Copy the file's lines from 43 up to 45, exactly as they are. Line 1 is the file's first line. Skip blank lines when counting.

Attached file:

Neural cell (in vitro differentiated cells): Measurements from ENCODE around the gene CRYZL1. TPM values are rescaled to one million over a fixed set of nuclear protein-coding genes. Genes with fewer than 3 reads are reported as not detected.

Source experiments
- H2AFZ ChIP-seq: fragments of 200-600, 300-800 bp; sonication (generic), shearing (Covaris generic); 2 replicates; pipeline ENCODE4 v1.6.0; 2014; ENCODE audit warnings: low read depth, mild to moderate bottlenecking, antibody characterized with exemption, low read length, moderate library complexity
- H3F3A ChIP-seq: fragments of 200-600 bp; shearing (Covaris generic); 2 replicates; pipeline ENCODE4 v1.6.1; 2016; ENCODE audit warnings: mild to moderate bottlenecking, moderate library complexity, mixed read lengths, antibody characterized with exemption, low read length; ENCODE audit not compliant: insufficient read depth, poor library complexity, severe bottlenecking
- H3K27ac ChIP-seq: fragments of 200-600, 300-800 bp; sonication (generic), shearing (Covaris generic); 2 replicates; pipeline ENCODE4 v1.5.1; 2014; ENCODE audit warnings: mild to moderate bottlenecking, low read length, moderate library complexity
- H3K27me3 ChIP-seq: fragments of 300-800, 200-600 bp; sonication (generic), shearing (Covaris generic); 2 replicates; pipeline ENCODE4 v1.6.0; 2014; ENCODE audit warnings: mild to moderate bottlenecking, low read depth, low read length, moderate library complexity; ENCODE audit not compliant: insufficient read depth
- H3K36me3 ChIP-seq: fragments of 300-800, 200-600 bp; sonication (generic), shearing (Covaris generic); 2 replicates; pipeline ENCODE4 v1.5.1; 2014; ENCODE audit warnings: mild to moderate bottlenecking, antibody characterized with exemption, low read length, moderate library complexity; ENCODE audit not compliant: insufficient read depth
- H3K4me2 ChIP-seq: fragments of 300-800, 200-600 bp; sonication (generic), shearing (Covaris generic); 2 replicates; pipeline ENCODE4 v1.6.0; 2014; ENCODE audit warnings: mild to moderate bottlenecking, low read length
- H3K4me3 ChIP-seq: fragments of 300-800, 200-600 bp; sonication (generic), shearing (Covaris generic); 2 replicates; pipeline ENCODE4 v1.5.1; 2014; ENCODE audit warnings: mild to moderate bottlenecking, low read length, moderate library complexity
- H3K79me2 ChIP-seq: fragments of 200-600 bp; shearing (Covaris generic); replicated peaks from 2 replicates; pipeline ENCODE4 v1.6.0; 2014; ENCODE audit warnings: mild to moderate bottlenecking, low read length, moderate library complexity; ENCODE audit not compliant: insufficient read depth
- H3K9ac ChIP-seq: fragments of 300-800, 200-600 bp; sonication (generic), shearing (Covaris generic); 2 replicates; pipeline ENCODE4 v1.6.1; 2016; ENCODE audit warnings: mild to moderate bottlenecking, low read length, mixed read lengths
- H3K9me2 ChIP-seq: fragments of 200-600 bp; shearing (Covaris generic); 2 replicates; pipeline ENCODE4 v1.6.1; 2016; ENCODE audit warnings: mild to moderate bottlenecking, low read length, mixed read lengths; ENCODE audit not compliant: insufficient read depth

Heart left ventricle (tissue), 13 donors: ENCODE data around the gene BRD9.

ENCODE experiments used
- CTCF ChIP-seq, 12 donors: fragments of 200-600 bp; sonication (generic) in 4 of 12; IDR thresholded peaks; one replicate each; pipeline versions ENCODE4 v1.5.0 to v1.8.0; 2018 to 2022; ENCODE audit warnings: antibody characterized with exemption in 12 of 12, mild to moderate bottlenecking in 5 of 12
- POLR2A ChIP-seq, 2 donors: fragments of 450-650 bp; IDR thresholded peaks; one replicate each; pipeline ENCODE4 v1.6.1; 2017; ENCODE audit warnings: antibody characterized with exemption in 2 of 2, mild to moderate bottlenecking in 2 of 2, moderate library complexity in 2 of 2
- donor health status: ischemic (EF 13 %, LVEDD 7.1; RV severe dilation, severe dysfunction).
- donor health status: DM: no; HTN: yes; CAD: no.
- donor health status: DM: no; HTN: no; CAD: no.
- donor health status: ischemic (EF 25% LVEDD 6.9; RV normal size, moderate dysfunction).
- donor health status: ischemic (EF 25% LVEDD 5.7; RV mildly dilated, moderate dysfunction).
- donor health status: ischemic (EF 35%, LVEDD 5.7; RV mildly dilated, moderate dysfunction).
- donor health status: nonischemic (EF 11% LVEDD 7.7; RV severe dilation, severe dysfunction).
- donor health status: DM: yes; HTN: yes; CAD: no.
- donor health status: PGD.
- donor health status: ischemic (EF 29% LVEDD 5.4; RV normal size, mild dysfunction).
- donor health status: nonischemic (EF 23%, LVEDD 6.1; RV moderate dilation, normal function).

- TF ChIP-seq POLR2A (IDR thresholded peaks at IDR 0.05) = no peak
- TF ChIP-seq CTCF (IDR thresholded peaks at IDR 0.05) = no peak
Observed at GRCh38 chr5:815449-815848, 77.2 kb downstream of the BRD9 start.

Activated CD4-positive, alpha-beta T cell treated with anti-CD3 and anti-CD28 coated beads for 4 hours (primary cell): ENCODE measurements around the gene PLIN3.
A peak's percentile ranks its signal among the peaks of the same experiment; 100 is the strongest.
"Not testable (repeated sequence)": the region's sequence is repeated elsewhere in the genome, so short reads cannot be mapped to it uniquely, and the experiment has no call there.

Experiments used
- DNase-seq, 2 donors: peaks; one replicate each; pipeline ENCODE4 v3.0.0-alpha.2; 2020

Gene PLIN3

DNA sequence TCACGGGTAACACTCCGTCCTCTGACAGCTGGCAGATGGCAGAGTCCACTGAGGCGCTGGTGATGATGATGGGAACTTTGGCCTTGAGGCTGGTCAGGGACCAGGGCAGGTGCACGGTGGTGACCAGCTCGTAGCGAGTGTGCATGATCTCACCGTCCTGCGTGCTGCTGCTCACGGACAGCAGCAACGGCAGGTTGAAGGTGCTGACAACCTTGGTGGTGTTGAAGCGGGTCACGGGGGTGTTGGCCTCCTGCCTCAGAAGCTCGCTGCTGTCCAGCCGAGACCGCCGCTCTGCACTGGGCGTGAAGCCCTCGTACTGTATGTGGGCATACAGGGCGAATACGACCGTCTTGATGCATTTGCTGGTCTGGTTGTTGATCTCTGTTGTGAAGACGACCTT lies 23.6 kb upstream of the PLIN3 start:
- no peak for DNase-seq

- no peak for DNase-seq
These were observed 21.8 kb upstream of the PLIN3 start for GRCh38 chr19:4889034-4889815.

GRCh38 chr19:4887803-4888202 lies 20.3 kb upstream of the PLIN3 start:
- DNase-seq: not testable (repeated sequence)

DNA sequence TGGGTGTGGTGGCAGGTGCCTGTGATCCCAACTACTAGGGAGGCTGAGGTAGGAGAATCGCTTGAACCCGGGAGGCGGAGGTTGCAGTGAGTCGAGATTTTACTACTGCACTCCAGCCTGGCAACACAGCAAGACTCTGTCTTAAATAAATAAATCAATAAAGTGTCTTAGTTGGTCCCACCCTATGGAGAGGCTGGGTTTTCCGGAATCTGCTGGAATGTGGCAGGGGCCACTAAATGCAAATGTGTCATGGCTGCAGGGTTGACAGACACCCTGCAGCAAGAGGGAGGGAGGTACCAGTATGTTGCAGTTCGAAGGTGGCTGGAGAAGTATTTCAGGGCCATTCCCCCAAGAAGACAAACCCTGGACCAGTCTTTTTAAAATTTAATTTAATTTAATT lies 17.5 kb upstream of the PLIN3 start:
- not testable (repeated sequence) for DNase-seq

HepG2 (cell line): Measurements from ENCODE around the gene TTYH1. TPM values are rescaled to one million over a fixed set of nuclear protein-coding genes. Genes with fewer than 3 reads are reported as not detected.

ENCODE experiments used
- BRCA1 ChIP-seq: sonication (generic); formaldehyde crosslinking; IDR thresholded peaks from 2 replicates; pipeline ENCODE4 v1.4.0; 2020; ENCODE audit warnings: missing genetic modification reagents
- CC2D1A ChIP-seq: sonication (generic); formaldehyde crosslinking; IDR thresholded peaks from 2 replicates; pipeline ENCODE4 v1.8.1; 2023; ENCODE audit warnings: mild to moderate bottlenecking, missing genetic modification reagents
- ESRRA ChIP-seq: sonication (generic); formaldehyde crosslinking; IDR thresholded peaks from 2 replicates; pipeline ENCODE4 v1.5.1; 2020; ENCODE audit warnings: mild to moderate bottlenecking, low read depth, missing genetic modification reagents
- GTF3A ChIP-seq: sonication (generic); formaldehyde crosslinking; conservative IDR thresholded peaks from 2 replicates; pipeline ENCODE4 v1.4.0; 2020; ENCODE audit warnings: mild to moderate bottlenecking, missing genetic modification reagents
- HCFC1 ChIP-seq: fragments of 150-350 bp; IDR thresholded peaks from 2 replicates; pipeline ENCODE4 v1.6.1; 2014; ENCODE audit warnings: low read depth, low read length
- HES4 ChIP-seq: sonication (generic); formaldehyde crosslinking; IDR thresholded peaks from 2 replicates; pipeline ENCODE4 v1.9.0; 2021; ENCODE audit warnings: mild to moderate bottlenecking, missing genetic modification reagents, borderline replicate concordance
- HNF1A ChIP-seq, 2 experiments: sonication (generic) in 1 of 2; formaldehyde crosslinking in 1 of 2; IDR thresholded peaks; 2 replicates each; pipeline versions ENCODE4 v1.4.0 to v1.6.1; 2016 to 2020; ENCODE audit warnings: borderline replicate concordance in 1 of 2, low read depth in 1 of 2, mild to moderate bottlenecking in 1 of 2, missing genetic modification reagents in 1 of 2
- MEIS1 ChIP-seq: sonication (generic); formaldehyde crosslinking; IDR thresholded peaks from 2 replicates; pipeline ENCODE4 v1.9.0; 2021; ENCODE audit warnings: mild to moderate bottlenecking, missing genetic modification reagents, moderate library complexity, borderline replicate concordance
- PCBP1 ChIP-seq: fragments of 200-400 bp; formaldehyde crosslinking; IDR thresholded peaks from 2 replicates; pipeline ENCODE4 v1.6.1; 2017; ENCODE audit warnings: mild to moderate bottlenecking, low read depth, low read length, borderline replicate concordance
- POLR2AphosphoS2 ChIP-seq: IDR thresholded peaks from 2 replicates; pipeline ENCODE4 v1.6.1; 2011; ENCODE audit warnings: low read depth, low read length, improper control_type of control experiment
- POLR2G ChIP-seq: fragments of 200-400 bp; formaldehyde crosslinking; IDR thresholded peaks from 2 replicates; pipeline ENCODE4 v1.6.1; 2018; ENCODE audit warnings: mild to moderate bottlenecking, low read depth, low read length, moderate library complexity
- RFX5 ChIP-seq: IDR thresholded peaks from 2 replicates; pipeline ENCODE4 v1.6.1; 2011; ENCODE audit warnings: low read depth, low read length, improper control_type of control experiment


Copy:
DNA sequence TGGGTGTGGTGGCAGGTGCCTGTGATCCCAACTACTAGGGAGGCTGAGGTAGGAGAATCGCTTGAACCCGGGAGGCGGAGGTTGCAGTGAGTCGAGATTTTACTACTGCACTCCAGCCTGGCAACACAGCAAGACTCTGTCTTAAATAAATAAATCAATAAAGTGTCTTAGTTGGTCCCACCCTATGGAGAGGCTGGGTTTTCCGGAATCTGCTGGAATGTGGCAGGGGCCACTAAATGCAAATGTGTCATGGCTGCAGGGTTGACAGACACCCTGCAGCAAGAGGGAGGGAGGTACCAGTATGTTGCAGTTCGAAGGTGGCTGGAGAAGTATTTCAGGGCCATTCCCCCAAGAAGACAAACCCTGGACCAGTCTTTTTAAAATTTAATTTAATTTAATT lies 17.5 kb upstream of the PLIN3 start:
- not testable (repeated sequence) for DNase-seq

HepG2 (cell line): Measurements from ENCODE around the gene TTYH1. TPM values are rescaled to one million over a fixed set of nuclear protein-coding genes. Genes with fewer than 3 reads are reported as not detected.